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Special Relativity: Super-Novae light on earth

  1. Aug 29, 2016 #1
    1. The problem statement, all variables and given/known data

    A nova is the sudden, brief brightening of a star. Suppose Earth astronomers see two novas occur simultaneously, one in the constellation Lyra. Both nova are the same distance from Earth, ## 2.5 \times 10^3 [cy]##, and are in exactly opposite direction from Earth. Observers on board an aircraft flying at ## 1000 [\frac {km} {h}] ## on a line from Orion toward Lyra see the same novas, but note they are not simulatneous.

    (a) For the observers on the aircraft, how much time separates the novas?

    (b) Which one occurs first? (Assume Earth is an inertial reference frame)

    I know someone has asked this question on here before, but my issue is more of a conceptual one, than it is a calculations difficulty (Although, the conceptual argument is impeding my calculations).

    2. Relevant equations

    Givens:
    ## D_E = 2.5 \times 10^3 [cy]##
    ##v_A= 1000 [\frac {km} {h}] ##

    Equations:
    ## \gamma = \frac {1} {\sqrt{1- \frac {v^2} {c^2}}} ##
    ## x' = \gamma (x-vt) ##
    ## t' = y(t- \frac {vx} {c^2})##

    3. The attempt at a solution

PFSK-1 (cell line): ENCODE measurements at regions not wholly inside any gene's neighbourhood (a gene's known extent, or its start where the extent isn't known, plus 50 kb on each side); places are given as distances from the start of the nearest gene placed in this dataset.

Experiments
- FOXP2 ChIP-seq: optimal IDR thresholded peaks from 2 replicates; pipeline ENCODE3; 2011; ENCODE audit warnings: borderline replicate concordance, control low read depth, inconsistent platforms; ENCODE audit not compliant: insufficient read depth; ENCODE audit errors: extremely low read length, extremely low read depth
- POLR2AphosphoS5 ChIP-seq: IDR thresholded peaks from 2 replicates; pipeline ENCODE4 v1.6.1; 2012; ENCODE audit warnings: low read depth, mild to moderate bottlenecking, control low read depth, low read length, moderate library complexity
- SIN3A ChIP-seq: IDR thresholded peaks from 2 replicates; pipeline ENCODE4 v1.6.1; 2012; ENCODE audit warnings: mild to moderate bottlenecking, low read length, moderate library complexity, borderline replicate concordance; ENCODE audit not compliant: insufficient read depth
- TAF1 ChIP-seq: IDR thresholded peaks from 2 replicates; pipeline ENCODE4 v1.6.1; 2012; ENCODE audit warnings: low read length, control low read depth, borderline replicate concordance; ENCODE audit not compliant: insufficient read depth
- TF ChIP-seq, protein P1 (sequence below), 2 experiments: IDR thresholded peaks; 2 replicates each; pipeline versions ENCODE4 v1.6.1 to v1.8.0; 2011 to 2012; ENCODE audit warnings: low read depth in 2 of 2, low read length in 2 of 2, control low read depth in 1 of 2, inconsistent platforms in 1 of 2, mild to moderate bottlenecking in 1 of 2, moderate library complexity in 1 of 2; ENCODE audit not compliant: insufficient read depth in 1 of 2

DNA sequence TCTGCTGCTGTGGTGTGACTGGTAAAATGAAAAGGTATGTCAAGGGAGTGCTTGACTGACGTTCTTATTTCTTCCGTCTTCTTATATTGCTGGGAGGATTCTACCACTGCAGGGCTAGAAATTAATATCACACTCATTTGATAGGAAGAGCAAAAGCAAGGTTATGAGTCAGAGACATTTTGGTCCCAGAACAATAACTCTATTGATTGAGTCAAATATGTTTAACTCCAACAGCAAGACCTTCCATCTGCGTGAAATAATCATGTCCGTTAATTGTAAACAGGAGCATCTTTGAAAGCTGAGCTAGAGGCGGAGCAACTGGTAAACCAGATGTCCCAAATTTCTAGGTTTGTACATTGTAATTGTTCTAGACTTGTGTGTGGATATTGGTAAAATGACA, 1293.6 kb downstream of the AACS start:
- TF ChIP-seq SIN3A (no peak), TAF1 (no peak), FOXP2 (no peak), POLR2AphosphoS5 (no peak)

I'm REALLY having a hard time tackling special relativity. From my understanding, from the observer on airships perspective, the airship is at rest, while the super-novae are shifting at 1000 [km/h]... since this velocity is so small ##\gamma## must go to 1? Then we are just left with the above equations, without the gamma.

    So the first question, (a), I have the equation ## t' = (t- \frac {vx} {c^2}) ##, I have to find some kind of way to replace the t value, as I can't use the equation without it. Am I understanding correctly that if we take time to be 0 at the event I can cancel that out? In which case I would be left with ## t' = - \frac {vx} {c^2} ## . In order to evaluate this ##t'##, I need the original x, not the x' ? Which is just the distance from one novae to the earth times 2...

    I'm also very confused as to whether, or not "how much time separates the novas?" means how much distance of time is between the two novae, or the time DIFFERENCE between the two events, it is incredibly unclear with that wording, but continuing with my thought process...

    ## t' = - \frac {vx} {c^2} ##

    I'm not sure if this is the correct expression for the time "separation", or not. Some critique on my thought process, and my equations would be much appreciated.
     
    Last edited: Aug 30, 2016
  2. jcsd
  3. Aug 30, 2016 #2

    jbriggs444

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    Science Advisor

    You are asked "how much time separates the two novas". That is a question about the difference in the time coordinate for the one nova and the time coordinate for the other nova (in the airplane frame). You can calculate the time coordinate for both in the Earth frame.
     
  4. Aug 30, 2016 #3
    Most of your assessment is correct. All you need to do now is to write ## \Delta t' = - \frac {v\Delta x} {c^2} ##, since in the earth frame of reference (neglecting the movement of the earth itself, which certainly must be significant), ##\Delta t=0##.
     
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